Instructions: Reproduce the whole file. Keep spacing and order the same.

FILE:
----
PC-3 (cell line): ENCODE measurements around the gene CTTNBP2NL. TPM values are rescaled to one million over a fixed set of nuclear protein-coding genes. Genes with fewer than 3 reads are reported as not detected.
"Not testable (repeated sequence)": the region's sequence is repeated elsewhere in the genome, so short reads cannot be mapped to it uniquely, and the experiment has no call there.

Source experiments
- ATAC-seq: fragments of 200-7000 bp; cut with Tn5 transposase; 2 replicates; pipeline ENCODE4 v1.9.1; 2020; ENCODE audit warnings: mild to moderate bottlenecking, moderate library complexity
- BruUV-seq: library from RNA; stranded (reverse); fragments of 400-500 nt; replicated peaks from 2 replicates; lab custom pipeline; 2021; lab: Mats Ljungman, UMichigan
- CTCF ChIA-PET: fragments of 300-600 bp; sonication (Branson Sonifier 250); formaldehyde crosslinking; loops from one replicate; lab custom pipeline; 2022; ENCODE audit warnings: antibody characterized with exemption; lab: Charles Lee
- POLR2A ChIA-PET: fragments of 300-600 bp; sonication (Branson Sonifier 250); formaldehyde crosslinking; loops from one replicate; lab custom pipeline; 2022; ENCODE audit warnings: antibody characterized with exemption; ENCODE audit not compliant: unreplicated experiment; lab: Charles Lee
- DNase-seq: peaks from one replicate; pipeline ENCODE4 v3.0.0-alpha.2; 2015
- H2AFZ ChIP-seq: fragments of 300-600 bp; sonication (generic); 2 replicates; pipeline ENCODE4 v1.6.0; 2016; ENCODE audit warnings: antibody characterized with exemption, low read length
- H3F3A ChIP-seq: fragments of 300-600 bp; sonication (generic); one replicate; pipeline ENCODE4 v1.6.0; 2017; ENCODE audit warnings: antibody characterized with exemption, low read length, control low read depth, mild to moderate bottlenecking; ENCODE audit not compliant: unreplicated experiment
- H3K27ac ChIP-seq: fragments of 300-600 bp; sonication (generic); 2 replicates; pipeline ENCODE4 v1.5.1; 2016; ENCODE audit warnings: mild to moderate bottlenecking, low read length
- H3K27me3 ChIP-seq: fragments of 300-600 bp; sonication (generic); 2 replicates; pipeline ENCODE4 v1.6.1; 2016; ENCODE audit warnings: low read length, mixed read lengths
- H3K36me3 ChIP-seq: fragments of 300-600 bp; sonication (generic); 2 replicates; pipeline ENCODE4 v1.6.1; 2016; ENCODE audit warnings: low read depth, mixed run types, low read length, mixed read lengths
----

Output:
PC-3 (cell line): ENCODE measurements around the gene CTTNBP2NL. TPM values are rescaled to one million over a fixed set of nuclear protein-coding genes. Genes with fewer than 3 reads are reported as not detected.
"Not testable (repeated sequence)": the region's sequence is repeated elsewhere in the genome, so short reads cannot be mapped to it uniquely, and the experiment has no call there.

Source experiments
- ATAC-seq: fragments of 200-7000 bp; cut with Tn5 transposase; 2 replicates; pipeline ENCODE4 v1.9.1; 2020; ENCODE audit warnings: mild to moderate bottlenecking, moderate library complexity
- BruUV-seq: library from RNA; stranded (reverse); fragments of 400-500 nt; replicated peaks from 2 replicates; lab custom pipeline; 2021; lab: Mats Ljungman, UMichigan
- CTCF ChIA-PET: fragments of 300-600 bp; sonication (Branson Sonifier 250); formaldehyde crosslinking; loops from one replicate; lab custom pipeline; 2022; ENCODE audit warnings: antibody characterized with exemption; lab: Charles Lee
- POLR2A ChIA-PET: fragments of 300-600 bp; sonication (Branson Sonifier 250); formaldehyde crosslinking; loops from one replicate; lab custom pipeline; 2022; ENCODE audit warnings: antibody characterized with exemption; ENCODE audit not compliant: unreplicated experiment; lab: Charles Lee
- DNase-seq: peaks from one replicate; pipeline ENCODE4 v3.0.0-alpha.2; 2015
- H2AFZ ChIP-seq: fragments of 300-600 bp; sonication (generic); 2 replicates; pipeline ENCODE4 v1.6.0; 2016; ENCODE audit warnings: antibody characterized with exemption, low read length
- H3F3A ChIP-seq: fragments of 300-600 bp; sonication (generic); one replicate; pipeline ENCODE4 v1.6.0; 2017; ENCODE audit warnings: antibody characterized with exemption, low read length, control low read depth, mild to moderate bottlenecking; ENCODE audit not compliant: unreplicated experiment
- H3K27ac ChIP-seq: fragments of 300-600 bp; sonication (generic); 2 replicates; pipeline ENCODE4 v1.5.1; 2016; ENCODE audit warnings: mild to moderate bottlenecking, low read length
- H3K27me3 ChIP-seq: fragments of 300-600 bp; sonication (generic); 2 replicates; pipeline ENCODE4 v1.6.1; 2016; ENCODE audit warnings: low read length, mixed read lengths
- H3K36me3 ChIP-seq: fragments of 300-600 bp; sonication (generic); 2 replicates; pipeline ENCODE4 v1.6.1; 2016; ENCODE audit warnings: low read depth, mixed run types, low read length, mixed read lengths